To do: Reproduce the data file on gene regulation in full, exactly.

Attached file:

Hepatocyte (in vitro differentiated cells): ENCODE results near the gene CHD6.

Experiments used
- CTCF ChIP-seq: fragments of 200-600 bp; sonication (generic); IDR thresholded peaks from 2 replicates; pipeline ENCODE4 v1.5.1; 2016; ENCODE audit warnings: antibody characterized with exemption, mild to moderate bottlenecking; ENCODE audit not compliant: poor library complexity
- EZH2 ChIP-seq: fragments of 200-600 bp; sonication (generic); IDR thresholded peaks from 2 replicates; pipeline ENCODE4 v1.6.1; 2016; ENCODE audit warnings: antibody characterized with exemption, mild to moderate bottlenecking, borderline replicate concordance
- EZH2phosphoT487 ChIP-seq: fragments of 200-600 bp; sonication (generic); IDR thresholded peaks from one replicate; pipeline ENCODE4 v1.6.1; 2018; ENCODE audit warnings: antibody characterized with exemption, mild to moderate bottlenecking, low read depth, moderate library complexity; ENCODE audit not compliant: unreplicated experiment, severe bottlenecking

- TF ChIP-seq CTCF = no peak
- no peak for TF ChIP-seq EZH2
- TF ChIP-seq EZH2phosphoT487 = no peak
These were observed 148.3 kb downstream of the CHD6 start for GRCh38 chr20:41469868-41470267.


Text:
Hepatocyte (in vitro differentiated cells): ENCODE results near the gene CHD6.

Experiments used
- CTCF ChIP-seq: fragments of 200-600 bp; sonication (generic); IDR thresholded peaks from 2 replicates; pipeline ENCODE4 v1.5.1; 2016; ENCODE audit warnings: antibody characterized with exemption, mild to moderate bottlenecking; ENCODE audit not compliant: poor library complexity
- EZH2 ChIP-seq: fragments of 200-600 bp; sonication (generic); IDR thresholded peaks from 2 replicates; pipeline ENCODE4 v1.6.1; 2016; ENCODE audit warnings: antibody characterized with exemption, mild to moderate bottlenecking, borderline replicate concordance
- EZH2phosphoT487 ChIP-seq: fragments of 200-600 bp; sonication (generic); IDR thresholded peaks from one replicate; pipeline ENCODE4 v1.6.1; 2018; ENCODE audit warnings: antibody characterized with exemption, mild to moderate bottlenecking, low read depth, moderate library complexity; ENCODE audit not compliant: unreplicated experiment, severe bottlenecking

- TF ChIP-seq CTCF = no peak
- no peak for TF ChIP-seq EZH2
- TF ChIP-seq EZH2phosphoT487 = no peak
These were observed 148.3 kb downstream of the CHD6 start for GRCh38 chr20:41469868-41470267.